MEN GO FOR HER… The Door’s Open … Come On In ! “

JAIL BAIT 1954–directed by Ed Wood.

Ed Wood's Jail Bait

Vic Brady draws young Don Gregor into a life of crime. He then blackmails Gregor’s plastic surgeon father into fixing up his face so he can evade the cops.

Stay Away From Them… They’re Jail Bait!

THEY WERE SO YOUNG 1954-directed by Kurt Neumann

A model agency in Rio de Janeiro is actually a front for a white-slavery ring that kidnaps European women and sells them on the South American sex market.

“Too innocent! Too willing! and far, far Too Eager!… and so Beautiful!”


ONE WAY TICKET TO HELL aka TEENAGE DEVIL DOLLS 1955 directed by Bamlet L. Price

“One Touch of the Needle — A Lifetime of Torture!”

KILLER’S KISS 1955–directed by Sam Fuller.

killers kiss

Jamie Smith is Prize-fighter Davy Gordon who comes to the rescue of dancer Gloria Price (Irene Kane) who is being beaten up by her lover Vincent Raphello (Frank Silvera) The two fall in love and Raphello seeks revenge…

“Her Soft Mouth Was the Road to Sin-Smeared Violence.”

THE NIGHT HOLDS TERROR 1955–directed by Andrew L Stone.


A group of escaped convicts Vince Edwards and John Cassavetes take a family hostage while the police are out looking for them. Tensions build as time goes on… An American nightmare.

“Three young, empty-eyed killers, without mercy or morals, turn a private home into a house of horror!… With a gasp in your throat… and a gun at your back.”

MAN WITH THE GOLDEN ARM 1955–directed by Otto Preminger.


Strung-out junkie Frank Sinatra as Frankie Machine battles his demons of drug addiction while his wife Zosch (Eleanor Parker) who is in a wheelchair and low lifes beat him down even further. Also stars Kim Novak and Darren McGavin as Louie.

“The monkey is never dead, Dealer. The monkey never dies. When you kick him off, he just hides in a corner, waiting his turn”-Louie

SHACK OUT ON 101 (1955)–directed by Edward Dein.

Lee Marvin plays Slob who runs a greasy spoon diner in Georgia and Terry Moore is Kotty the waitress. A story of spys, nuclear secrets and lust amongst a collection of quirky characters Keenan Wynn as George, Frank Lovejoy as Prof. Sam Bastion, and Whit Bissell as Eddie.

Four men and a girl!

Slob Shack out on 101

THE BLACKBOARD JUNGLE 1955 -directed by Richard Brooks.

Glen Ford plays Richard Dadier the new English teacher at a tough inner-city school where both teachers and students have an us vs them mentality. Dadier has a vision to bridge the generation gap & the rampant juvenile deliquency and tries to engage his kids which kicks up a violent storm! The film showcases a superb cast-Ann Francis, Louis Calhern, Sidney Poitier Margaret Hayes, John Hoyt, Richard Kiley, Vic Morrow, Raphael Campos, and Horace McMahon.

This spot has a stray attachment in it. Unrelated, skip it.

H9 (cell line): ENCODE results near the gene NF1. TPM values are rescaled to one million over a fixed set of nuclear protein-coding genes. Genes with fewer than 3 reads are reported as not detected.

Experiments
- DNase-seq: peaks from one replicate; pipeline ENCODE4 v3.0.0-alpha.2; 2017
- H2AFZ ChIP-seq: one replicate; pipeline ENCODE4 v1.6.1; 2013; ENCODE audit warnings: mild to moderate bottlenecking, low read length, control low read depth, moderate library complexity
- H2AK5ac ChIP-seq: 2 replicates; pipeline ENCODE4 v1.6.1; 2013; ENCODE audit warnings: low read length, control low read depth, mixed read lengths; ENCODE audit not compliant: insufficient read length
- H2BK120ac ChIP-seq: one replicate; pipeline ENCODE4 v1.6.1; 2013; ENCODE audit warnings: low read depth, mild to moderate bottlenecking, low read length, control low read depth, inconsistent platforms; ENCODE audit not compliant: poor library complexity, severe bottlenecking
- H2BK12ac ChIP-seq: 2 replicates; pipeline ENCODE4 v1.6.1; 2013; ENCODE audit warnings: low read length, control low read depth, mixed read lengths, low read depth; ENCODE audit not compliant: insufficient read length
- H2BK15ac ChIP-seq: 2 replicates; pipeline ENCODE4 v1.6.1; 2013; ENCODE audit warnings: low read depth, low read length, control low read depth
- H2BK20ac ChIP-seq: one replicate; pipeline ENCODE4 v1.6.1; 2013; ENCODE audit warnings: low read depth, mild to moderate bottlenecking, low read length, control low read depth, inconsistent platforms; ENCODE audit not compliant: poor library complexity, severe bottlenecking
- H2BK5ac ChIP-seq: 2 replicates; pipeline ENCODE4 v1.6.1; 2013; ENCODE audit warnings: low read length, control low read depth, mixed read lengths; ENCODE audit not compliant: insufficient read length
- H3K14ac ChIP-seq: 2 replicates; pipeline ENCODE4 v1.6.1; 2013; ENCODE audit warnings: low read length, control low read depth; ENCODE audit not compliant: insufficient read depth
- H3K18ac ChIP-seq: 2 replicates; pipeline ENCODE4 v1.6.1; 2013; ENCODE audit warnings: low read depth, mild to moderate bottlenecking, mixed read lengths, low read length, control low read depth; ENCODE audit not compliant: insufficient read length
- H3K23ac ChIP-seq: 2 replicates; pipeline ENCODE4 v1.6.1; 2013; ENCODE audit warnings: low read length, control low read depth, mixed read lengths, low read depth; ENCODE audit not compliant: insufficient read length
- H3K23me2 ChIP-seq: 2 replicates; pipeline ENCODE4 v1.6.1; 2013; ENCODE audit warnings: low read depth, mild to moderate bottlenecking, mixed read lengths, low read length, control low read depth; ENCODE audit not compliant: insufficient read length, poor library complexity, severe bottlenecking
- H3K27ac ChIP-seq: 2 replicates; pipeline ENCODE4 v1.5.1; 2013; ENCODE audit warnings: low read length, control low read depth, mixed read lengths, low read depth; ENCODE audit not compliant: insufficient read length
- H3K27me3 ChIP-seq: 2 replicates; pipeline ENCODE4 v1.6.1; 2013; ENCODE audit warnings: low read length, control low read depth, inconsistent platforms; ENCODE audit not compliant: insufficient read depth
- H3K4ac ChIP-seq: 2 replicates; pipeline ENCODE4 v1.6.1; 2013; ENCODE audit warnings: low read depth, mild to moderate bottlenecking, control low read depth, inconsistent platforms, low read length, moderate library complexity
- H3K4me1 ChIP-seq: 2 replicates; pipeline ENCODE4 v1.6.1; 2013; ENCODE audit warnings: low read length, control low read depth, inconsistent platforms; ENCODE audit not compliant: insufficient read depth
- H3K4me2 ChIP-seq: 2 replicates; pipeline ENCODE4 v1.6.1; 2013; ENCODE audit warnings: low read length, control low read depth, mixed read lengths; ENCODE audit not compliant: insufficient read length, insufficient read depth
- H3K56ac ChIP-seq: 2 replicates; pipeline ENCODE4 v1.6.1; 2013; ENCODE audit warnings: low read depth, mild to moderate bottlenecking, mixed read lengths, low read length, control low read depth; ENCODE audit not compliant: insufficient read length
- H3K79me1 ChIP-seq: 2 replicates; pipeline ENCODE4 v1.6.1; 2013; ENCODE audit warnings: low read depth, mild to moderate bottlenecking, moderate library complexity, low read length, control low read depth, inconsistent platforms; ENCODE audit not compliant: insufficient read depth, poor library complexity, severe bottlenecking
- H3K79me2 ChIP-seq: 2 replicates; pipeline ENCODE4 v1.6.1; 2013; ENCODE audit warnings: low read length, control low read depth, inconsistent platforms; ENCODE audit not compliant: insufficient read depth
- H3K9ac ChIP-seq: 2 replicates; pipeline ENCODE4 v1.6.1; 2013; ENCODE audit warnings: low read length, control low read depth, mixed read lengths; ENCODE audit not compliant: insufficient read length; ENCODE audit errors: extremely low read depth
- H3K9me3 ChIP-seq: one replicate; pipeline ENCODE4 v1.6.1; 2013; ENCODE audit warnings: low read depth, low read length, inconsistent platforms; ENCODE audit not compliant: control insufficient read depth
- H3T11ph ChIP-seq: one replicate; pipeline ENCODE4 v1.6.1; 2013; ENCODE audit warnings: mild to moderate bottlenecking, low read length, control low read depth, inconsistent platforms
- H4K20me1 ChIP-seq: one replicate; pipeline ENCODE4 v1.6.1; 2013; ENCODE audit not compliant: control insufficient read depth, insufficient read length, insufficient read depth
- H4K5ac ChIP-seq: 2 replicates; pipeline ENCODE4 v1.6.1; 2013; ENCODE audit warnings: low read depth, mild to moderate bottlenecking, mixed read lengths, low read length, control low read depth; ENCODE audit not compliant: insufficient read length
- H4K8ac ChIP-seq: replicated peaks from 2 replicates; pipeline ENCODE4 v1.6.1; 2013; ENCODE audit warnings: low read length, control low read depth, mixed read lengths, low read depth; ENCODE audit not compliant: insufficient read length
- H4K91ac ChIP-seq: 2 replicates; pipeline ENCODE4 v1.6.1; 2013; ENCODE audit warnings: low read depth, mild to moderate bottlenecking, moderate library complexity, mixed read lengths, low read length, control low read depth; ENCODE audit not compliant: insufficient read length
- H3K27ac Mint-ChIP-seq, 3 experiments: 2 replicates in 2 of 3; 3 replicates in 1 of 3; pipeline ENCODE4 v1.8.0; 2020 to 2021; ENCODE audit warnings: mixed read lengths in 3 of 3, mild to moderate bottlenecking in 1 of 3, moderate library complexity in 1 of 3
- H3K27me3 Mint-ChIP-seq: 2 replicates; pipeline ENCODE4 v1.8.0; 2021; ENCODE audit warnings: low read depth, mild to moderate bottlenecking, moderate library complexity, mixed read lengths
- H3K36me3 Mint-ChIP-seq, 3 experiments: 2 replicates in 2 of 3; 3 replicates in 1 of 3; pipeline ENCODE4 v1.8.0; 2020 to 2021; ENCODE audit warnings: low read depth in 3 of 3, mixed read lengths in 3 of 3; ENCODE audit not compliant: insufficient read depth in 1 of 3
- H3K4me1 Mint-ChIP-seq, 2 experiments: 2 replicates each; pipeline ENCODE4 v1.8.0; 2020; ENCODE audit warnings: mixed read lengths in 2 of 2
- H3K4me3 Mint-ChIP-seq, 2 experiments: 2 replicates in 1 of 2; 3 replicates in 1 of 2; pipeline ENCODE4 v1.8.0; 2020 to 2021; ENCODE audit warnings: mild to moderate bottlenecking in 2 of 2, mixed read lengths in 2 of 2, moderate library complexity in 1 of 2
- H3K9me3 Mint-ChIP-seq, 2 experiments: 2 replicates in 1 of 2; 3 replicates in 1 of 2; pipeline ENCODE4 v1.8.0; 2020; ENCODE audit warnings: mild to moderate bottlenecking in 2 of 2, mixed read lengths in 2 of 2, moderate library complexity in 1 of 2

I’m a teacher. My pupils are the kind you don’t turn your back on, even in class!

Supposedly based on writer Evan Hunter’s own experience as a teacher in NYC.

FEMALE JUNGLE 1955–directed by Bruno VeSota.

Lawrence Tierney plays Det. Sgt. Jack Stevens an alcoholic cop who isn’t sure whether he might have murdered a blonde actress since he was last seen leaving the bar with her. Also stars Jayne Mansfield and John Carradine.

As the night grows dark, the women turn deadly.

NIGHT OF THE HUNTER 1955— directed by Charles Laughton.

One of the best motion pictures ever made. A cinematic journey through the eyes of young John and Pearl Harper. Robert Mitchum is chilling as the religious fanatical boogeyman of LOVE & HATE who menaces them after he marries and murders their naive mother, played by Shelley Winters. The evil Harry Powell is after the $10,000 their real father stashed after a robbery. Laughton’s masterpiece plays out like a visual nightmarish fable. And features the incredible presence of Lillian Gish as Rachel Cooper. Wonderful characters with names like Icey Spoon (Evelyn Varden, and Birdie Steptoe ( James Gleason).


The wedding night, the anticipation, the kiss, the knife, BUT ABOVE ALL… THE SUSPENSE!

DIABOLIQUE 1955–directed by Henri-Georges Clouzot.


The wife Véra Clouzot of a sadistic headmaster at an exclusive boys boarding school tires of his abuse and conspires with his mistress Simone Signoret to kill him, but after they’ve done the deed and dump his body in the murkey swimming pool, his mysteriously disappears. Afterwich both women continue to catch sight of him.

Clouzot’s stunning masterpiece of suspense that inspired both Alfred Hitchcock and William Castle to compete in the horror/thriller sub-genre!

M.Drain, professeur:I may be reactionary, but this is absolutely astounding – the legal wife consoling the mistress! No, no, and no!

WOMEN’S PRISON 1955– directed by Ida Lupino.

Ida Lupino: The Iron Maiden of Prison Noir: Part One ‘Women’s Prison’ (1955)


Wow, what a cast, including director/actress Ida Lupino as a vindictive Amelia van Zandt -matron of a women’s prison. Also stars- Jan Sterling, Cleo Moore, Audrey Totter, Phyllis Thaxter, Vivien Marshall, Mae Clarke, Juanita Moore, Howard Duff, and Warren Stevens.

Sensational scandal rocks women’s prison!

DAUGHTER OF HORROR aka DEMENTIA 1955 directed John Parker.